The 2011 Aldeburgh Festival brochure is now out, full of excellent things. False controversy about the big first night, which sold out immediately. So what? Simon Rattle is one of the biggest names to come to Aldeburgh in years. He sold out the Royal Festival Hall and the Barbican a year before the concerts. And his Aldeburgh programme is exceptional - Messiaen's Et exspecto resurrectionem mortuorum (a Rattle favourite) and Mahler's Das Lied von der Erde – extremely perceptive pairing. This would sell out the Royal Albert Hall, so why the fuss about it selling out the tiny Snape auditorium? It is being broadcast live on BBC Radio 3 which won't be quite so atmospheric, but will mean it's available to all. Let's not be hypocritical. The arts cost money and long-term Aldeburgh patrons have been supporting it for years. And why shouldn't people support whatb they care about?
Aldeburgh also doesn't do Grand Opera, which should come as no surprise to anyone into Britten's aesthetic. The spartan style intensifies the morality, intensifying the stark tensions. The 2011 Aldeburgh Opera is The Rape of Lucretia where the Greek drama concepts are clear. Choruses with major vroles but only one voice each.. What a cast - Angelika Kirschlager as Lucretia, Ian Bostridge (arguably the most intense Britten specialist of all), Susan Gritton, Peter Coleman-Wright, Christopher Purves, Hilary Summers, Claire Booth and Oliver Knussen conducting. This travels next to the Holland Festival and to Luxembourg, evidence of Aldeburgh's status in Europe.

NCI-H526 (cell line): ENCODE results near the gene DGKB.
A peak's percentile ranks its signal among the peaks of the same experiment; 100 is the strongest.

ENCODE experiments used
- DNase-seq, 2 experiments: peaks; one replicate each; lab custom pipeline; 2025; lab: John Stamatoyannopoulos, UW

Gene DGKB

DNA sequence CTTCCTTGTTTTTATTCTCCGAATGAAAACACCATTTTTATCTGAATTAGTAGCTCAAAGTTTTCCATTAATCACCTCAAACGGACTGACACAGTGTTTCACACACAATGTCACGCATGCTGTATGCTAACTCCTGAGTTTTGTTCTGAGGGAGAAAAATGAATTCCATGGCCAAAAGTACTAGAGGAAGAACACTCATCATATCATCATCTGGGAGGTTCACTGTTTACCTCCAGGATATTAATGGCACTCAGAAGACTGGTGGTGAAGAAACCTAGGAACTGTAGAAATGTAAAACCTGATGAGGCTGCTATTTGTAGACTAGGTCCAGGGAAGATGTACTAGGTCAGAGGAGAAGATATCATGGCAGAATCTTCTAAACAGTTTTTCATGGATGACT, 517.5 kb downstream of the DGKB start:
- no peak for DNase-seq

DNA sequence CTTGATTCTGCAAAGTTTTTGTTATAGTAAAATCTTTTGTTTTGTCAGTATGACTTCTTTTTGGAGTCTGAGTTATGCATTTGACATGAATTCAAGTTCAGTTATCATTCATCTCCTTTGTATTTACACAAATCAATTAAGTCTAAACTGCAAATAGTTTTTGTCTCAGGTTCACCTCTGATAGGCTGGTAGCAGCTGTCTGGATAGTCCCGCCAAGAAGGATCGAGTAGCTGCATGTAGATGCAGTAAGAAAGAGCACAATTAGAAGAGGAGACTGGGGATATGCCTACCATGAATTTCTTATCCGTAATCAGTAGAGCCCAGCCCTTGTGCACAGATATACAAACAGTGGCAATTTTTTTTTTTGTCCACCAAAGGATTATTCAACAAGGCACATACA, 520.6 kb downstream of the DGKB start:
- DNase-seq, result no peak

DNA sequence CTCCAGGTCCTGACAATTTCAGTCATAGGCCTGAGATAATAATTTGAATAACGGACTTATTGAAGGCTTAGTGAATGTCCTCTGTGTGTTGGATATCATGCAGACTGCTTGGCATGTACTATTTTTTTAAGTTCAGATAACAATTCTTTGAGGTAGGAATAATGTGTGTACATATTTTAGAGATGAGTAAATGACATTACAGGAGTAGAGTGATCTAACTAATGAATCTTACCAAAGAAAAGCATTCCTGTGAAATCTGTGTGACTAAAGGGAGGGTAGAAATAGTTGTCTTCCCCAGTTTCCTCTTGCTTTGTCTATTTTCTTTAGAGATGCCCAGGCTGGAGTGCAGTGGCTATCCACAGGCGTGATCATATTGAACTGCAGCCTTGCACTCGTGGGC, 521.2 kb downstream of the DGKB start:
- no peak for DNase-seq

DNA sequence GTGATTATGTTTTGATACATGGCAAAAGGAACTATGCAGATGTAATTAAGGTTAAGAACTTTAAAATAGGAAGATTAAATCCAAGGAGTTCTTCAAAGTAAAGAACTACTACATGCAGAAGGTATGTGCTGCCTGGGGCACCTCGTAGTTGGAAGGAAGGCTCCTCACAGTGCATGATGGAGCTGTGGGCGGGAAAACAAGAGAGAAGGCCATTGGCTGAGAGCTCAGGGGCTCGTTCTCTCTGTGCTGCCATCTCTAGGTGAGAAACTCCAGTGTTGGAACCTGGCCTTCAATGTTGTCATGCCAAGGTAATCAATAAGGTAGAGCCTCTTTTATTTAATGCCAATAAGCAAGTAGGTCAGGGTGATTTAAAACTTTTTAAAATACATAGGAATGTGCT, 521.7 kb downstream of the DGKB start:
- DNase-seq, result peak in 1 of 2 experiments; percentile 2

Because Aldeburgh's conducive to chamber music and to experiment, it's always supported new music. On Sunday 12/6 there's a Homage to Ligeti. 100 Metronomes for fun but witty, Richard Steinitz for ballast and a series of excellent concerts from early afternoon til midnight. Britten, Rostropovich and the Cello on 21/6 mixes talk, film and concerts. This year's featured composer is Marco Stroppa, culminating in the final weekend concert. Stroppa's music is being premiered with a new work by Peter Eötvös and Boulez ...explosante-fixe.... London Sinfonietta and Exaudi, so should be good. Other composers featured include Scelsi.
Exaudi are Aldeburgh regulars because their range stretches from early polyphony to the most avant garde work for voice.(The Aldeburgh style in a nutshell). What they're planning this year really is innovative. Everlasting Light is a reflection on Sizewell, where 50 years ago a nuclear reactor was built, turning a fishing village into Brave New World. This performance takes place late in the evening on the beach at Sizewell, blending Ligeti's Lux Aeterna with projections, singing and the landscape itself. Landscape meant a lot to Britten, so the idea of using the land itself as an element in art is very much in keping with the Aldeburgh ethos.
Song people are in for a treat. Matthias Goerne and Pierre-Laurent Aimard are giving the three Schubert collections on 18th, 19th and 20th, with a masterclass on 17th which I'll try to get to, as Goerne's gruff exterior belies exceptional insight and sensitivity. Two James Gilchrist concerts too, including Britten's Les Illuminations, one of the keystones of the repertoire.
Lots of early music too, Bach of course, and a special on Ockeghem's Requiem Mass Concerts by Les Talens Lyriques and Christopher Rousset. Strangely, these are the main ones being broadcast on BBC Radio 3 this year. Is it because they're "safe" ? A pity, as Aldeburgh isn't safe in the sense of predictable (and neither is this music if you think about it).
Britten loved visual arts, too, which is why exhibitions are also part of the Aldeburgh scene. This year there's a Philip Langridge tribute, curated by his son Stephen, the opera director. Video and audio clips, photos, personal memorabilia. Unmisssable! My site carries more on the Aldeburgh Festival than any other, so enjoy trawling thru posts of past years and related subjects.
For more information, please see Aldeburgh Music website.